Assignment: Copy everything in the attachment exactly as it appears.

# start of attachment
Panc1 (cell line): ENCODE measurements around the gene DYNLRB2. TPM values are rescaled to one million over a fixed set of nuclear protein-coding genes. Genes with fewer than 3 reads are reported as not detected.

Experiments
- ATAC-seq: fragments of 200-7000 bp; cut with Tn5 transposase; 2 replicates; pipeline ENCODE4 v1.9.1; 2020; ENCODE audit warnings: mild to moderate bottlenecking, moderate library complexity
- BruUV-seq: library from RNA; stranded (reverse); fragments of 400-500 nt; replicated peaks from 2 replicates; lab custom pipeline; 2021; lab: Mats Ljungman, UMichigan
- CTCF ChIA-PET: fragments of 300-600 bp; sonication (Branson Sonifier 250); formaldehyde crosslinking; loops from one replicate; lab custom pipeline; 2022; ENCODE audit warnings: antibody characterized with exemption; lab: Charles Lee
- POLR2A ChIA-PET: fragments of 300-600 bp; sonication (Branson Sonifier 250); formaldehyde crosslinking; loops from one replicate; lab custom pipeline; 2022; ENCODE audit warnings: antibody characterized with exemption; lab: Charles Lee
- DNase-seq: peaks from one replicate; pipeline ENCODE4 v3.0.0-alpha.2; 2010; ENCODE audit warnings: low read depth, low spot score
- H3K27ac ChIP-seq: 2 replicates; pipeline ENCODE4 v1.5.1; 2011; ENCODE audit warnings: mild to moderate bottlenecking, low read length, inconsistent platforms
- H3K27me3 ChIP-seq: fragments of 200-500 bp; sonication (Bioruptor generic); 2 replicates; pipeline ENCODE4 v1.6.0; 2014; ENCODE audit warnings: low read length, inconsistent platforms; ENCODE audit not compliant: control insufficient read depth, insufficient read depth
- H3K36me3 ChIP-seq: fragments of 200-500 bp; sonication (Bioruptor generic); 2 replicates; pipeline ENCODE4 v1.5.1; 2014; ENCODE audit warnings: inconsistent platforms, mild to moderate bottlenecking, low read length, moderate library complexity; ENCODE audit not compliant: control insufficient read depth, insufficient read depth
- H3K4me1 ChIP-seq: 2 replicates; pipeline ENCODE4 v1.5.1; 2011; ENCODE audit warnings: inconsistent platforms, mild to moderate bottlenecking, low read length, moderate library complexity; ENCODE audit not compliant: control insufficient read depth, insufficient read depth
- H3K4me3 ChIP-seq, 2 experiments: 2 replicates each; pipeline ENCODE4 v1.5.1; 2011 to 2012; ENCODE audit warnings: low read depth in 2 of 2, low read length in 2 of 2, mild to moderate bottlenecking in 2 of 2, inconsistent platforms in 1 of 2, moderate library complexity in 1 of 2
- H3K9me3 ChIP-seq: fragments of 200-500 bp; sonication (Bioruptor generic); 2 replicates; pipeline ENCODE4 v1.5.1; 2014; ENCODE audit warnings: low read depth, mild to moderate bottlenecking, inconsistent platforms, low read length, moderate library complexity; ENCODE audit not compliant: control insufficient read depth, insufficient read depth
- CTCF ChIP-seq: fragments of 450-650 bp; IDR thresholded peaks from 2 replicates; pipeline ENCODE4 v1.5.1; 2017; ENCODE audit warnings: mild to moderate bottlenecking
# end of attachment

Panc1 (cell line): ENCODE measurements around the gene DYNLRB2. TPM values are rescaled to one million over a fixed set of nuclear protein-coding genes. Genes with fewer than 3 reads are reported as not detected.

Experiments
- ATAC-seq: fragments of 200-7000 bp; cut with Tn5 transposase; 2 replicates; pipeline ENCODE4 v1.9.1; 2020; ENCODE audit warnings: mild to moderate bottlenecking, moderate library complexity
- BruUV-seq: library from RNA; stranded (reverse); fragments of 400-500 nt; replicated peaks from 2 replicates; lab custom pipeline; 2021; lab: Mats Ljungman, UMichigan
- CTCF ChIA-PET: fragments of 300-600 bp; sonication (Branson Sonifier 250); formaldehyde crosslinking; loops from one replicate; lab custom pipeline; 2022; ENCODE audit warnings: antibody characterized with exemption; lab: Charles Lee
- POLR2A ChIA-PET: fragments of 300-600 bp; sonication (Branson Sonifier 250); formaldehyde crosslinking; loops from one replicate; lab custom pipeline; 2022; ENCODE audit warnings: antibody characterized with exemption; lab: Charles Lee
- DNase-seq: peaks from one replicate; pipeline ENCODE4 v3.0.0-alpha.2; 2010; ENCODE audit warnings: low read depth, low spot score
- H3K27ac ChIP-seq: 2 replicates; pipeline ENCODE4 v1.5.1; 2011; ENCODE audit warnings: mild to moderate bottlenecking, low read length, inconsistent platforms
- H3K27me3 ChIP-seq: fragments of 200-500 bp; sonication (Bioruptor generic); 2 replicates; pipeline ENCODE4 v1.6.0; 2014; ENCODE audit warnings: low read length, inconsistent platforms; ENCODE audit not compliant: control insufficient read depth, insufficient read depth
- H3K36me3 ChIP-seq: fragments of 200-500 bp; sonication (Bioruptor generic); 2 replicates; pipeline ENCODE4 v1.5.1; 2014; ENCODE audit warnings: inconsistent platforms, mild to moderate bottlenecking, low read length, moderate library complexity; ENCODE audit not compliant: control insufficient read depth, insufficient read depth
- H3K4me1 ChIP-seq: 2 replicates; pipeline ENCODE4 v1.5.1; 2011; ENCODE audit warnings: inconsistent platforms, mild to moderate bottlenecking, low read length, moderate library complexity; ENCODE audit not compliant: control insufficient read depth, insufficient read depth
- H3K4me3 ChIP-seq, 2 experiments: 2 replicates each; pipeline ENCODE4 v1.5.1; 2011 to 2012; ENCODE audit warnings: low read depth in 2 of 2, low read length in 2 of 2, mild to moderate bottlenecking in 2 of 2, inconsistent platforms in 1 of 2, moderate library complexity in 1 of 2
- H3K9me3 ChIP-seq: fragments of 200-500 bp; sonication (Bioruptor generic); 2 replicates; pipeline ENCODE4 v1.5.1; 2014; ENCODE audit warnings: low read depth, mild to moderate bottlenecking, inconsistent platforms, low read length, moderate library complexity; ENCODE audit not compliant: control insufficient read depth, insufficient read depth
- CTCF ChIP-seq: fragments of 450-650 bp; IDR thresholded peaks from 2 replicates; pipeline ENCODE4 v1.5.1; 2017; ENCODE audit warnings: mild to moderate bottlenecking